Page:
7) swapped #1/#4 plugs also and found problem remains with #1 cylinder

8) checked valve clearances (part of first go-round on debugging) and found OK. I don't remember any more precisely than ~18 mils for exhaust, 11-12 mils for intake.

9) car is now giving me 1223 CheckEngineLight code, which is that the lambda probe correction has reached the correction limit, unspecified whether rich or lean.

The car's backfiring would indicate to me that unburned #1 fuel is passing into the exhaust. There is the possibility of a gross air leak, but I do not understand why it would affect #1 cylinder preferentially. I found splits on bottom side of both the oil separator and idle air controller hoses by spraying hydrocarbon brake cleaner around the areas and hearing the engine speed change. [Addendum: I repaired these leaks.] I believe there are no other gross leaks but may be wrong.

This is getting frustrating. And when reinstalling the #1 intake runner this afternoon, I was having trouble getting the screw started. When I pulled the Allen wrench out the screw came with it for a few inches, then fell into the timing belt area. This occasioned pulling some covers and fishing it out with a magnet. I couldn't be certain where it had lodged, couldn't see it, and couldn't take the chance that it was stuck somewhere harmless. It turned out it was in the second worst place, at the crank timing gear but forward. The absolute worst place would be at the rear of the timing gear where it would be guaranteed to pass through between gear and belt and either simply spoil the valve timing or possibly break the belt and not so simply spoil the timing. Major disaster averted. Continuing nuisance continuing.

Any help you can offer is welcome. I'm not used to having to fight the car this vigorously. I've been thinking of putting a spare Bosch 2-connector socket on the #1 injector, turning on the engine, and hooking it up a 12V supply to check whether nominally too much fuel actually makes it fire. I don't know whether #1 is too lean to burn or too rich, but I don't really hear a fires-in-transition when I pull injector power. If too rich, I'd expect that transient run condition.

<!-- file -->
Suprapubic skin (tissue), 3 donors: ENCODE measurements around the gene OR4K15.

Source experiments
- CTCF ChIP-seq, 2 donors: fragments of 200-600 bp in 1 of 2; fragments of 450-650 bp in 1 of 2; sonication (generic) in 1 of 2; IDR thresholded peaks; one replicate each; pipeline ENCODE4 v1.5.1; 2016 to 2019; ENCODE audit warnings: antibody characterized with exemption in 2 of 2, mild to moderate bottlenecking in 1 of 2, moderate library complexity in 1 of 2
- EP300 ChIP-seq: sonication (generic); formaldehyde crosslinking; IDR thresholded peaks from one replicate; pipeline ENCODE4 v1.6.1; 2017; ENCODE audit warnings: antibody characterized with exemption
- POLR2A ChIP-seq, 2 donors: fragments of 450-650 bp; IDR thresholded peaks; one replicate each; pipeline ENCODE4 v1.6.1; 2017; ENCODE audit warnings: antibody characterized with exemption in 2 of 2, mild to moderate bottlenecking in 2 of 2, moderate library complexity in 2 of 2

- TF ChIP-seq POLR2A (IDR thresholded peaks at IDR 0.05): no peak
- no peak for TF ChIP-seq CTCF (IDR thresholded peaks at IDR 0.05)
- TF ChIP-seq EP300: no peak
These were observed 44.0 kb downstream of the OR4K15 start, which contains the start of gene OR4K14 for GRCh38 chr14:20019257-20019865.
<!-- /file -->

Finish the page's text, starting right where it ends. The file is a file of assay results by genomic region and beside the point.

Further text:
Michael T.
 

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You have a real puzzler. I wonder what the click and clack tappet brothers would have to say on this one.

Are you sure you don't have an issue with #1 terminal in your dizzy cap such as a cross talk crack.
 

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Discussion Starter #9
I mentioned above that "Dist cap swapped out. I applied another #1 wire from another wire set with no change in behavior, and when I inserted another plug into the old #1 plug well fitting, it fired admirably." It's a real head-scratcher for me, too. Frustrating.
 

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I'm sure that this is not the same, but I remember years ago, a friend of mine had a 62 Ferrari, and it would run on 11 cyls. Could not figure out what the problem was. finally discovered that one spark plug hole was drilled just a tiny bit deeper than the rest, and one of the plugs he was using would stick into the combustion chamber just a little bit more, and piston coming up would tap the electrode and close the gap to nothing, thus no spark in that cylinder. Had to go to double washers in that cylinder.